The heat exchanger is a device that transfers heat from one medium to another, i.e., liquids, vapours, or gases—of different temperatures. Depending on the type of heat exchanger employed, the heat transferring process can be gas-to-gas, liquid-to-gas, or liquid-to-liquid and occur through a solid separator, preventing mixing of the fluids or direct fluid contact. Heat exchangers can improve a system’s energy efficiency by transferring heat from scenarios where there is no need for other methods to be usefully used.
In many engineering applications, it is desirable to increase the temperature of one fluid while cooling another. A heat exchanger economically accomplishes this double action. Heat exchangers are used extensively in fossil-fuel and nuclear power plants, gas turbines, heating and air-conditioning, refrigeration, and the chemical industry. The devices have different names when they serve a particular purpose.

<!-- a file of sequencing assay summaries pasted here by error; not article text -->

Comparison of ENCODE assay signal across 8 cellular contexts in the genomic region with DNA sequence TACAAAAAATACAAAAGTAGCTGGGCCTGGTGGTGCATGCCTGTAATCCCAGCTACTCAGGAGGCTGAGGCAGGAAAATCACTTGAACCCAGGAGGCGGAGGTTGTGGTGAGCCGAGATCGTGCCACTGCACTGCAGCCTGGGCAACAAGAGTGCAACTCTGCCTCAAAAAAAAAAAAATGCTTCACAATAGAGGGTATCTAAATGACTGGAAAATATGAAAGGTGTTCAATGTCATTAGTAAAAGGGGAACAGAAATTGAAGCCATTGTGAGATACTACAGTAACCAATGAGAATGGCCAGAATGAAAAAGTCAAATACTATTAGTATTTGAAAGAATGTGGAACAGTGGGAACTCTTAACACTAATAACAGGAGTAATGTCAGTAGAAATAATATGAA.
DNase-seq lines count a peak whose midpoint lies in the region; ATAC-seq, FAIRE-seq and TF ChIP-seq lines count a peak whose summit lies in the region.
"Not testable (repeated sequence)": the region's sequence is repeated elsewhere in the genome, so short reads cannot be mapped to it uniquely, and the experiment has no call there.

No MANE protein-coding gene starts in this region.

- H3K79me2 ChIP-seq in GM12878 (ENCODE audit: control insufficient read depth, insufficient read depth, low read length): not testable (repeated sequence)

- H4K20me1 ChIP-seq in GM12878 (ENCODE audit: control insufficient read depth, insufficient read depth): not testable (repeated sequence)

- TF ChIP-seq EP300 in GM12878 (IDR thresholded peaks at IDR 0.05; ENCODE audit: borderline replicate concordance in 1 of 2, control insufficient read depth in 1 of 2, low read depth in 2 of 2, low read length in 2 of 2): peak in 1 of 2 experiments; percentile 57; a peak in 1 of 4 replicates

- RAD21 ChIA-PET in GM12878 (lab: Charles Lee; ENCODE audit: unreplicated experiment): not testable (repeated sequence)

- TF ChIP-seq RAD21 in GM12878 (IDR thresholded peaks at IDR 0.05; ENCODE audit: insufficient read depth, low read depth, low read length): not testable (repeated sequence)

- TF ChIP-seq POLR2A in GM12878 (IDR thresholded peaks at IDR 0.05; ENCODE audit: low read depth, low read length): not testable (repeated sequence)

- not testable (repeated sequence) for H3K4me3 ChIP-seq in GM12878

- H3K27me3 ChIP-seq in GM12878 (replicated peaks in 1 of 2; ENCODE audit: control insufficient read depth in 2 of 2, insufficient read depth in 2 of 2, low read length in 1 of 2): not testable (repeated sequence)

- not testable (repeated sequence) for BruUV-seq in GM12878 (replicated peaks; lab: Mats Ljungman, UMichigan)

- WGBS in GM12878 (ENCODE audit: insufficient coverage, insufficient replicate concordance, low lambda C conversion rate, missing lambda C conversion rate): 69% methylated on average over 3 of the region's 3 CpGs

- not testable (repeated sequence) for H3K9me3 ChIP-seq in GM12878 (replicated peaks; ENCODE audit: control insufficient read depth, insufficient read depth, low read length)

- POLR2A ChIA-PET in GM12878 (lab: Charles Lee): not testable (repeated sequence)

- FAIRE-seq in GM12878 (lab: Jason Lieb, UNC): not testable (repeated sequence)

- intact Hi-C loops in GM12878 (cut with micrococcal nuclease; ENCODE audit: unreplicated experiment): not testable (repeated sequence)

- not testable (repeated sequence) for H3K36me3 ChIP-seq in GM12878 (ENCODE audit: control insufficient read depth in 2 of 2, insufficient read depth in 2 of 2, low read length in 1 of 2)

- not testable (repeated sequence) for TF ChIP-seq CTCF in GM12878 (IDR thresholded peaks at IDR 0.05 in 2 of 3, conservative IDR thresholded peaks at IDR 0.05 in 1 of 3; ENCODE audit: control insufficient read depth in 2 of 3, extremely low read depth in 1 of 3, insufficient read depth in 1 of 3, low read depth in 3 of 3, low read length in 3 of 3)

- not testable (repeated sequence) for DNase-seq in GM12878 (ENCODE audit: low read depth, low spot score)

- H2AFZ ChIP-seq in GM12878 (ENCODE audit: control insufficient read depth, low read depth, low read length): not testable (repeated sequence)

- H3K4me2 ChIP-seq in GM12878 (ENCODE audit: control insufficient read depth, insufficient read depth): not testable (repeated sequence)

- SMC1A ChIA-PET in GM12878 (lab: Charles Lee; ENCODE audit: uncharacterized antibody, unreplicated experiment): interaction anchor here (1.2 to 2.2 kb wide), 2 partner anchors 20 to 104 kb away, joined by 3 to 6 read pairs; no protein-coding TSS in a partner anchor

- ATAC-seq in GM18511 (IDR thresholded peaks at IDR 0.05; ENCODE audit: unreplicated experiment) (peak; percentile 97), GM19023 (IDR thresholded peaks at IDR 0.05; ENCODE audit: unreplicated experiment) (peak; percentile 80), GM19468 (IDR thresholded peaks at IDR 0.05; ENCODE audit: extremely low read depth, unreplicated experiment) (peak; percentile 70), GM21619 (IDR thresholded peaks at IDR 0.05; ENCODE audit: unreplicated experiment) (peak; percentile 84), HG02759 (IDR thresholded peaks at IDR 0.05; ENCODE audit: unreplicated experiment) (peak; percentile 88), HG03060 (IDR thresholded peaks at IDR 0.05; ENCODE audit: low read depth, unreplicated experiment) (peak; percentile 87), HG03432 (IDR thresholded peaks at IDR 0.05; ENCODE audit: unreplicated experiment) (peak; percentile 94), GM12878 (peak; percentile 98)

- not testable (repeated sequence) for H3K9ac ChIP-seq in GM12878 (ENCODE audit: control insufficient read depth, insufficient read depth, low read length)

Heat exchangers classifieds according to flow arrangement and construction features.
• Parallel-flow and counterflow
• Compact heat exchanger
Many industrial processes call for a certain degree of heat to function; however, great care must keep these processes from getting too hot. Within industrial plants and factories, heat exchangers must keep machinery, chemicals, water, gas, and other substances within a safe operating temperature. Heat exchangers may also be used to capture and transfer steam or heat exhaust that is released as a byproduct of a process or operation so that the steam or heat can be better used elsewhere, thereby increasing efficiency and saving the plant money.